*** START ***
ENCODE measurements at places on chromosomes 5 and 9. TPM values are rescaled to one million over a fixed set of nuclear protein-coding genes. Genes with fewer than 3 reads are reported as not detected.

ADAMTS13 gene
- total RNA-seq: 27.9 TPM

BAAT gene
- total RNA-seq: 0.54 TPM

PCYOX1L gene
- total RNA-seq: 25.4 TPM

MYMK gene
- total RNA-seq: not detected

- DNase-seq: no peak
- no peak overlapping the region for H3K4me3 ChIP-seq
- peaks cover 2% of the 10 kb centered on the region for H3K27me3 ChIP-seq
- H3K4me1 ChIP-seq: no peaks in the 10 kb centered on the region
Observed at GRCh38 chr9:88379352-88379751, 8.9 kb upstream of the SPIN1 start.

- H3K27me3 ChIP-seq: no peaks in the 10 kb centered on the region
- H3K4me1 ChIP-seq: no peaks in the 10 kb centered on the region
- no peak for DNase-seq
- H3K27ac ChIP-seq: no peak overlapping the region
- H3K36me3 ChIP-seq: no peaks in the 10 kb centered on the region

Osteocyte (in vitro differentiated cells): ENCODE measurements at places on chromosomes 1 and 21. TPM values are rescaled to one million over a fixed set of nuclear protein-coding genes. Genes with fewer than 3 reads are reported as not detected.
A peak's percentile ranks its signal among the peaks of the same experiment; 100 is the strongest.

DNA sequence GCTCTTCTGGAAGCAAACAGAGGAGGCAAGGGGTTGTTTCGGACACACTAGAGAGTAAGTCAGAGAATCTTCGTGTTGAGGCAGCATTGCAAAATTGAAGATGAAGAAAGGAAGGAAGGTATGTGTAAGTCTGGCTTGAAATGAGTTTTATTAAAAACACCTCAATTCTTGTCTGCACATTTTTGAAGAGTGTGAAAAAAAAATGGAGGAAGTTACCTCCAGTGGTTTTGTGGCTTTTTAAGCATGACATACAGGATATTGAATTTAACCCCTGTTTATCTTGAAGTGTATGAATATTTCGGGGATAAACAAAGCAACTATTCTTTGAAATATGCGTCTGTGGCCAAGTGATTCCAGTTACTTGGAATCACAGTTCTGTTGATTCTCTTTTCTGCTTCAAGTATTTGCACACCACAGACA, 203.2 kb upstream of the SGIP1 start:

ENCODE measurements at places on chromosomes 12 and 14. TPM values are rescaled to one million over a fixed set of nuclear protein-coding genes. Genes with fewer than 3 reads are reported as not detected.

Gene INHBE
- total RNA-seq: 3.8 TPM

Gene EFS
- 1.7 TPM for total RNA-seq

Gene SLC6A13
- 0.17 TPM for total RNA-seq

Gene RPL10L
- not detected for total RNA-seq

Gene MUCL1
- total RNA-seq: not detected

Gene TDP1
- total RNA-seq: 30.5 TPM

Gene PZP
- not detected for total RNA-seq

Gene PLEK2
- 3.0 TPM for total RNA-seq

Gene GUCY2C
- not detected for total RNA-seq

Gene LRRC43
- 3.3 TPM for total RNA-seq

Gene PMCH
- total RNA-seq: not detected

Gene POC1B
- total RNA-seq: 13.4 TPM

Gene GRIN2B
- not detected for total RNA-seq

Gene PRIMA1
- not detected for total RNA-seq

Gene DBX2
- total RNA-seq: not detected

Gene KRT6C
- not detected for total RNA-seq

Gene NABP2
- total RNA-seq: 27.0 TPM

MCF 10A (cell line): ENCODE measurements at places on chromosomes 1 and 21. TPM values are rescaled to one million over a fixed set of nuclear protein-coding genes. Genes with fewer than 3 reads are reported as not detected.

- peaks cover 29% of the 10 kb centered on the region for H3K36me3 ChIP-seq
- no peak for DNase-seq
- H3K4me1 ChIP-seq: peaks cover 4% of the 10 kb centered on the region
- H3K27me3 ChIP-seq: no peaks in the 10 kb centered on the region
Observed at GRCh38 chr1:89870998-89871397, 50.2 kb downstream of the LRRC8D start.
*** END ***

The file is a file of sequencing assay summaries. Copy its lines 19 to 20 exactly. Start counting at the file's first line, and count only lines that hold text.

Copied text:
- H3K36me3 ChIP-seq: no peaks in the 10 kb centered on the region

Osteocyte (in vitro differentiated cells): ENCODE measurements at places on chromosomes 1 and 21. TPM values are rescaled to one million over a fixed set of nuclear protein-coding genes. Genes with fewer than 3 reads are reported as not detected.